The U.S. Army Corps of Engineers Jacksonville District has announced it will increase the amount of water flowing from Lake Okeechobee to the Caloosahatchee River starting this weekend in response to changes in current and forecasted conditions.
Beginning Saturday (Feb. 8), the Corps will adjust the target flow from the lake to the Caloosahatchee Estuary upward to a 10-day average of 1,000 cubic feet per second (cfs) as measured at W.P. Franklin Lock and Dam (S-79) near Fort Myers. Local runoff outside the lake into the Caloosahatchee River could cause flows to exceed this target. The target flow for the St. Lucie Lock and Dam (S-80) is unchanged at 0 cfs, although local basin runoff from the St. Lucie Canal will continue to be allowed to pass through the St. Lucie Lock as necessary.
Since Oct. 21, 2013, the target flow from the Franklin Lock has been 650 cfs and the target flow from the St. Lucie Lock has been 0 cfs. The South Florida Water Management District continues to move water south through the Stormwater Treatment Areas to the Water Conservation Areas.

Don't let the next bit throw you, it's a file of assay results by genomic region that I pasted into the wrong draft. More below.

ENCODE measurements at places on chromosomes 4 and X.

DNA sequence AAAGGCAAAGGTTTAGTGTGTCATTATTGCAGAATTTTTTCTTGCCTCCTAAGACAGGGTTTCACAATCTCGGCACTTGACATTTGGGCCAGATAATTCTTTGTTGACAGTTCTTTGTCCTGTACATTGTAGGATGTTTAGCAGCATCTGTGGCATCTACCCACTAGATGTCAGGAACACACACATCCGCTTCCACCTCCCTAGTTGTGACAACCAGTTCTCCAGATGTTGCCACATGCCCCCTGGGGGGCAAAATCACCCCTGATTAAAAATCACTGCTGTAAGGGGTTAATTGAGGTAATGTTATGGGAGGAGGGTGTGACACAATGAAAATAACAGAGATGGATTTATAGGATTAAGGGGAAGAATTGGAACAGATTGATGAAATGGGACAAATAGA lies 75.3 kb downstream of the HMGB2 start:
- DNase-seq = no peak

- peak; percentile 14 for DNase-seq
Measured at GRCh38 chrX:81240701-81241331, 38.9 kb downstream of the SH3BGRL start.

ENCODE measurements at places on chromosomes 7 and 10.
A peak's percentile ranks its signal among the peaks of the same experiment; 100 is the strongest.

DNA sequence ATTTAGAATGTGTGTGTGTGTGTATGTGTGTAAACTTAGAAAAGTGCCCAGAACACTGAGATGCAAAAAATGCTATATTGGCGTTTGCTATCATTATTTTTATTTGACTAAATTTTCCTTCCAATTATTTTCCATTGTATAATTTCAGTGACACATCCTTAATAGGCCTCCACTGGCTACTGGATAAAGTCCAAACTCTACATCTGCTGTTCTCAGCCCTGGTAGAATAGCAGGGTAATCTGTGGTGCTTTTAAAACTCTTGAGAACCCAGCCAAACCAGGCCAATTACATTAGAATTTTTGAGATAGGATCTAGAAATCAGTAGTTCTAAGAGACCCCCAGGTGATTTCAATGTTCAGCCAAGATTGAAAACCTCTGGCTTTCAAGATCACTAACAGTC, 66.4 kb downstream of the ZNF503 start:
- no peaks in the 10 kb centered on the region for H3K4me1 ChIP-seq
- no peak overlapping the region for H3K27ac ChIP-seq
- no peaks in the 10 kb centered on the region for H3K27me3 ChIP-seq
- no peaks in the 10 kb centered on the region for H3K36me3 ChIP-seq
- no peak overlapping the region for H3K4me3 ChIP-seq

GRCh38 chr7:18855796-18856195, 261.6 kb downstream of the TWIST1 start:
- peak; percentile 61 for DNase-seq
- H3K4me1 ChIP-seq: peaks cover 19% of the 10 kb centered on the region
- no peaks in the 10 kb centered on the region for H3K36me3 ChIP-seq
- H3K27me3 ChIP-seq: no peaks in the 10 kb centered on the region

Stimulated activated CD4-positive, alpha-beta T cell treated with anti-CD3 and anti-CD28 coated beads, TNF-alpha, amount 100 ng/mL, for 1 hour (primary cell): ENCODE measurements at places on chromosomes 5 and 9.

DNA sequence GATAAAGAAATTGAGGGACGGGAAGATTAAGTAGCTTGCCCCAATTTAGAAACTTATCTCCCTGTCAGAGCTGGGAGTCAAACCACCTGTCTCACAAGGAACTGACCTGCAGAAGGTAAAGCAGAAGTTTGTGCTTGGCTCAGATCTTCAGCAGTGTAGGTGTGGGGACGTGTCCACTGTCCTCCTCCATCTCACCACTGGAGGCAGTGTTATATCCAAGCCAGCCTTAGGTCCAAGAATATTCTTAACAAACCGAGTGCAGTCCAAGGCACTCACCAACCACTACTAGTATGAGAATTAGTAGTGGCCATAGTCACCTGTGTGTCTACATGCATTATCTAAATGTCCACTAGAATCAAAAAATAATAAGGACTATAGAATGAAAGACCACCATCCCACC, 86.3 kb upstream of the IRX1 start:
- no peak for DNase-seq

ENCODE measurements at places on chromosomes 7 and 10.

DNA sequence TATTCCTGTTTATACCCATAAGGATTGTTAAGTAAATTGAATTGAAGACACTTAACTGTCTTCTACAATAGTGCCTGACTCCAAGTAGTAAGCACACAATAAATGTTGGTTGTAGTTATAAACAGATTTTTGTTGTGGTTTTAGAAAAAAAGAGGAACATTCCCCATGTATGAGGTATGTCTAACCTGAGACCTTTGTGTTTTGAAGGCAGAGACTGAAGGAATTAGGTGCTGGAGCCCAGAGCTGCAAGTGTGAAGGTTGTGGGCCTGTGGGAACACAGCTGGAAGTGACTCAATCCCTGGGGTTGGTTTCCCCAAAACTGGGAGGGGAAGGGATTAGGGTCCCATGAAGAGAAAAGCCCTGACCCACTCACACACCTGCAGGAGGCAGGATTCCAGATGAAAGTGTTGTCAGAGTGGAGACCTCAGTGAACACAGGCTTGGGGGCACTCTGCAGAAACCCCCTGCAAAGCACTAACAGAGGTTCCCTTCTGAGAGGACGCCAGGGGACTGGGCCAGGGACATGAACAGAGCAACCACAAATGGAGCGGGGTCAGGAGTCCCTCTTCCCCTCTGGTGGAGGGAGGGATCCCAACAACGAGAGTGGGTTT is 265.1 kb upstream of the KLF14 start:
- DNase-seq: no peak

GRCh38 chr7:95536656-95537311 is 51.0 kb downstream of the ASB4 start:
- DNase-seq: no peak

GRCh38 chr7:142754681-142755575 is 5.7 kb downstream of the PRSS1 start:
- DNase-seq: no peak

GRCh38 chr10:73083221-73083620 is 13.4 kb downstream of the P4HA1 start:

“The lake has seen a one-quarter foot rise in the past week and the most current analysis of forecasted conditions show an increase to projected lake inflows over the next six months,” said Lt. Col. Tom Greco, Jacksonville District Deputy Commander for South Florida. “We’ll continue to work with stakeholders to assess conditions in order to make sound operational decisions.”
Today, the lake stage is 14.02 feet and has been on an upward trend since Jan. 30. The releases are being conducted in accordance with the 2008 Lake Okeechobee Regulation Schedule (LORS). The current LORS guidance allows for releases up to 3,000 cfs at Franklin Lock and 1,170 cfs at St. Lucie Lock. However, at this time the current target flows are being adjusted out of consideration for all project purposes.
For more information on water level and flows data for Lake Okeechobee, visit the Corps’ water management page at the Jacksonville District website:
Release no. 14-006